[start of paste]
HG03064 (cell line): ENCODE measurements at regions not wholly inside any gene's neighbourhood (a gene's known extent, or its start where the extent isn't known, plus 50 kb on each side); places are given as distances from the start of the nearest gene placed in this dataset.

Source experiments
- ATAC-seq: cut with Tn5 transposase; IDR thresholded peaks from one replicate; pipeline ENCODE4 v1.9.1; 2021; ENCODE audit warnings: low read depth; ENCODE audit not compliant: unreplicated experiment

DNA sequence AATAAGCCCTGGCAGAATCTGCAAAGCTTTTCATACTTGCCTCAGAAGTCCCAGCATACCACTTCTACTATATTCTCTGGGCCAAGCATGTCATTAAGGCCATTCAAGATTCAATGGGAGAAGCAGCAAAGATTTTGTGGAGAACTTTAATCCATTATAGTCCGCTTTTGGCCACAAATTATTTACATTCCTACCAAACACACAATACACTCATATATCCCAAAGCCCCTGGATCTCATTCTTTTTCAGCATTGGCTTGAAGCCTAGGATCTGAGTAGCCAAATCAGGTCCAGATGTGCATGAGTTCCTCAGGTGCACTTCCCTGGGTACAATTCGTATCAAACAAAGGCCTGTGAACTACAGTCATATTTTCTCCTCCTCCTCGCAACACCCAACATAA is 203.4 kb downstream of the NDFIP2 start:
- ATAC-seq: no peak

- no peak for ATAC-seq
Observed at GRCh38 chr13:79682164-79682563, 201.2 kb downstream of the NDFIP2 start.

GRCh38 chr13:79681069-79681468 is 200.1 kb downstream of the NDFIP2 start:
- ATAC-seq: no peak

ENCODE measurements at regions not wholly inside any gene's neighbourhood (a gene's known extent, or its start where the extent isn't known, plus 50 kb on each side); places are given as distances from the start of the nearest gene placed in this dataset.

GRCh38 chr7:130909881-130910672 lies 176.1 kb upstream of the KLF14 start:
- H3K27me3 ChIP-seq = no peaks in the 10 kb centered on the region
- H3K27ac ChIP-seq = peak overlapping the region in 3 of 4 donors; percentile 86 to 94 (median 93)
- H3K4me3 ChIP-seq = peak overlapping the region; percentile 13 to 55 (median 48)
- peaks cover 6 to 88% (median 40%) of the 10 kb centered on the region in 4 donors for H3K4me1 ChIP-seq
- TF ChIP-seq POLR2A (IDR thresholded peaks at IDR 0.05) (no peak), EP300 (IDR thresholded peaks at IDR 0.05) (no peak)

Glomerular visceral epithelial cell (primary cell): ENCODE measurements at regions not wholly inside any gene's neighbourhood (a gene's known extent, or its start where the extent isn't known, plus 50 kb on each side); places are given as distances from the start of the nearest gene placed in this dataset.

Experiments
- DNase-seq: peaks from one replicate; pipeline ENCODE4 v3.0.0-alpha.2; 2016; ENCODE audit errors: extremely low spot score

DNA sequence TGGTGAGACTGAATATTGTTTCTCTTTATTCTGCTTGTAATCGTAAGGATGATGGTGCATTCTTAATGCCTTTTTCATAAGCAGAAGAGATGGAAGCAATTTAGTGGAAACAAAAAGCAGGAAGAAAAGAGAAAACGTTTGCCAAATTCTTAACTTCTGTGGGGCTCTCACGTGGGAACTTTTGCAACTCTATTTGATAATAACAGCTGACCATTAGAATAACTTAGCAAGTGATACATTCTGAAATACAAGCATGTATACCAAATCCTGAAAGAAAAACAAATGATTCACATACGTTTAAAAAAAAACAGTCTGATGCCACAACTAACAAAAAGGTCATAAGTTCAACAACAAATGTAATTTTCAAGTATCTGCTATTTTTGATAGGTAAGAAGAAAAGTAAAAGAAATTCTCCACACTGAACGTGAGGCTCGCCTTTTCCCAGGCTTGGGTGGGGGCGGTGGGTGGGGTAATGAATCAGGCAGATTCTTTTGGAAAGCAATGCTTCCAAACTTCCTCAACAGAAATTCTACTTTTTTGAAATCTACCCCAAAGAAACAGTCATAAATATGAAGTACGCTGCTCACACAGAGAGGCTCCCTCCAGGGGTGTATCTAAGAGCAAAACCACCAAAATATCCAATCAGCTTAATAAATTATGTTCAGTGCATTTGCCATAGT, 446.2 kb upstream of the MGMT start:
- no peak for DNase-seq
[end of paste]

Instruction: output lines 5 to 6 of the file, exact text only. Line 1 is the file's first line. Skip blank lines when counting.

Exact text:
- ATAC-seq: no peak

- no peak for ATAC-seq